Reports have warned of an alarming rise in Islamophobia in Europe.
A series of horrifying incidents in which copies of the holy Quran were burned in different parts of Europe have sparked outrage across the Muslim world and forced authorities in Europe to address the issue.
While the attacks have been attributed to delays by Turkey to approve Sweden’s bid to join the North Atlantic Alliance (NATO), officials around the world say they are clear attempts to provoke two billion Muslims worldwide, describing them as hate crimes, not protests.
Analysts say the acts have only revealed Europe’s deep-rooted Islamophobia under the pretext of “freedom of expression” despite the continent long-priding itself as civilised and a safe space for various freedoms.
“These events bear witness to Islamophobia’s strong and deep roots in a continent described by some officials as a ‘garden’ – a safe haven of freedom and justice for all,” Rayan Freschi, researcher at London-based advocacy organisation CAGE, told Doha News.
Freschi noted that the “lofty yet unjustified reputation” that Europe continues to hold contributed to the framing of the Quran burnings as an act of freedom and not hate crimes.
“The burnings were perniciously framed as an expression of freedom of thought and opinion,” Freschi said.
The Quran burning incidents first began on 20 January in Sweden when far-right dual Danish-Swedish leader Rasmus Paludan burned a copy of the book in front of the Turkish embassy in Stockholm.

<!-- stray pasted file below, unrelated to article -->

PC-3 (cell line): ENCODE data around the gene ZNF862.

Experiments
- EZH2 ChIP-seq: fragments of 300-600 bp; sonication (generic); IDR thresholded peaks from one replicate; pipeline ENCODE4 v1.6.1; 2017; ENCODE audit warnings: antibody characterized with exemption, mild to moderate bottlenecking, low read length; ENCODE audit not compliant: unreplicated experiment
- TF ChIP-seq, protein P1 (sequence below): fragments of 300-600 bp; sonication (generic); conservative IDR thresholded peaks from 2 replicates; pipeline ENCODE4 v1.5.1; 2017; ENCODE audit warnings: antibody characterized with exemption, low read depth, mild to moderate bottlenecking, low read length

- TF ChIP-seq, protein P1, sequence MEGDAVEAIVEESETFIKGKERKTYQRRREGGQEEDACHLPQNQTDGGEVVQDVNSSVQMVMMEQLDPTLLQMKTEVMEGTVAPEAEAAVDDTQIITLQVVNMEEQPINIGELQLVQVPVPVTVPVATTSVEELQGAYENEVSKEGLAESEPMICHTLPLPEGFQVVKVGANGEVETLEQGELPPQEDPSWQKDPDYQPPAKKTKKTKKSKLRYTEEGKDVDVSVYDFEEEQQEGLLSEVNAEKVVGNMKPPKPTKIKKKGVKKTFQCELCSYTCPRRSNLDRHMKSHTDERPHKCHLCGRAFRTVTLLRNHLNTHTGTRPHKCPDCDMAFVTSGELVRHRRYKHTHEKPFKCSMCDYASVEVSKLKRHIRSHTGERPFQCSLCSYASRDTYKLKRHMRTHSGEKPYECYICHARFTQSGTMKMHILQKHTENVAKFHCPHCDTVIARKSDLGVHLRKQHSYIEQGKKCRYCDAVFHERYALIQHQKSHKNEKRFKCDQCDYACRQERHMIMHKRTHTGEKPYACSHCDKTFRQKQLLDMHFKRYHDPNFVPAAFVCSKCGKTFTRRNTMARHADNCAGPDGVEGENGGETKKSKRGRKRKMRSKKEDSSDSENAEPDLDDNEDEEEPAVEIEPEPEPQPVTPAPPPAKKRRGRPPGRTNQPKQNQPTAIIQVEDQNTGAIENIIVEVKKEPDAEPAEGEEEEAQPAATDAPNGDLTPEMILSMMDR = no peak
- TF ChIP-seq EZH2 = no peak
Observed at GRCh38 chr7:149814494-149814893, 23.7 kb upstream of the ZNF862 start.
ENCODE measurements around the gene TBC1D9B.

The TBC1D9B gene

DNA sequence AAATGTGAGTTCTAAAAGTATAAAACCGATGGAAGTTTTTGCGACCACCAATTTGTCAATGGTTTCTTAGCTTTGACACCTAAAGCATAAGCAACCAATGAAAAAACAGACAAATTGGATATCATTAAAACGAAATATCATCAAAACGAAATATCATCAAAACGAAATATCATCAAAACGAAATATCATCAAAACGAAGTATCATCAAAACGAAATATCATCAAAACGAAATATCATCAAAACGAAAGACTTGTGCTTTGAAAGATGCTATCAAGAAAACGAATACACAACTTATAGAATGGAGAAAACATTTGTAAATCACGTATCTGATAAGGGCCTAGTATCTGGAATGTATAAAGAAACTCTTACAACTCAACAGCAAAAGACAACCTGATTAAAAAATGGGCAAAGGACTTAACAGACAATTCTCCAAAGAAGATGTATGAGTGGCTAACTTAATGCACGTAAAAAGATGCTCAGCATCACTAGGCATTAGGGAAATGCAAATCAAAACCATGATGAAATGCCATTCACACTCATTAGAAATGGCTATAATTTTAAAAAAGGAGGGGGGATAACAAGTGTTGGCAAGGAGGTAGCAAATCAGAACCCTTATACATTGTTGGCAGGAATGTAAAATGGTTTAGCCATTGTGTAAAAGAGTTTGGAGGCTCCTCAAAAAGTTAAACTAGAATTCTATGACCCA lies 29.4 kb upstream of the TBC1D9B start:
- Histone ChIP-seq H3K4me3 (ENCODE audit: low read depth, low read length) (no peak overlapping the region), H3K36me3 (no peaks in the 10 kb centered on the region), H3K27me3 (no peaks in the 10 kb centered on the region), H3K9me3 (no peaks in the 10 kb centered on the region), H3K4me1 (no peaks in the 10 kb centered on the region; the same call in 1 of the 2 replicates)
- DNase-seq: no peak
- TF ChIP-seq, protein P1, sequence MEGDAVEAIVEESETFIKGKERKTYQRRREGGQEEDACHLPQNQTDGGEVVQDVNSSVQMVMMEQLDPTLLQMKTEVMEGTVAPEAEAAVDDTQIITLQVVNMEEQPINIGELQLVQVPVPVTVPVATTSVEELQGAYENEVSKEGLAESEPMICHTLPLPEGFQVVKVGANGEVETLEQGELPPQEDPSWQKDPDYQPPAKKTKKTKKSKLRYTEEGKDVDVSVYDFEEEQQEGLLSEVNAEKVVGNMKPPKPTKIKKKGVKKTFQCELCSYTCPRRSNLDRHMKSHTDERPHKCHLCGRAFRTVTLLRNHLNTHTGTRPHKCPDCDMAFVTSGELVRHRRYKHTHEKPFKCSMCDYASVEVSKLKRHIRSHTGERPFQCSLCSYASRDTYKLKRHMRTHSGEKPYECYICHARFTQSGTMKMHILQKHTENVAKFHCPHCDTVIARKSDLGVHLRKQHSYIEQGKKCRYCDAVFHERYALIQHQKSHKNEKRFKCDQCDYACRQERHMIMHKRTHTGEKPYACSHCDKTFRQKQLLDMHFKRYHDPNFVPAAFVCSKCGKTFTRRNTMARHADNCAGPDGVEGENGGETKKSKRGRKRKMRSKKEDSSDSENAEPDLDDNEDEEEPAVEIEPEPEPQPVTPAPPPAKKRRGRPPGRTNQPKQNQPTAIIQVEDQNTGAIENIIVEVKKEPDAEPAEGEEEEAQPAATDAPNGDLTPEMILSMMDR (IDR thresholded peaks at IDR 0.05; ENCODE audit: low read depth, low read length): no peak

Protected by the Swedish police, Rasmus lit the holy book on fire at a sensitive time for both nations as Sweden sought Turkey’s support to join NATO. Turkey’s NATO membership grants it power to block applications for other states seeking to join the military alliance.
“Sweden has long established itself as an Islamophobia’s stronghold. The State forcefully closed mosques, enacted anti-Muslim ghetto’s discriminatory policies and its social services are recurrently accused of removing Muslim children from their families because of their religion,” Freschi said.
Just days later, Dutch far-right leader, Edwin Wagensveld tore and stomped on pages of the Quran near parliament in The Hague in The Netherlands.
Then on Friday, Rasmus, also protected by Danish authorities, burned a copy of the Quran in front of a mosque as well as the Turkish embassy in Copenhagen shortly after packed-out weekly prayers.
“They [repeated incidents] are the natural consequences of European States’ War on Terror policies, which enabled the demonisation of Muslims and their religious texts,” Freschi said, referring to the United States campaign following the September 11 attacks in 2001.
The so-called “War on Terror” was widely seen as a guise under which Islamophobia was rolled out globally, where many particularly in the west associated Islam to the word “terrorism”.
Muslims later faced widespread Islamophobia and rise of hate speech towards Islam that has had a lingering effect that has only increased over the years.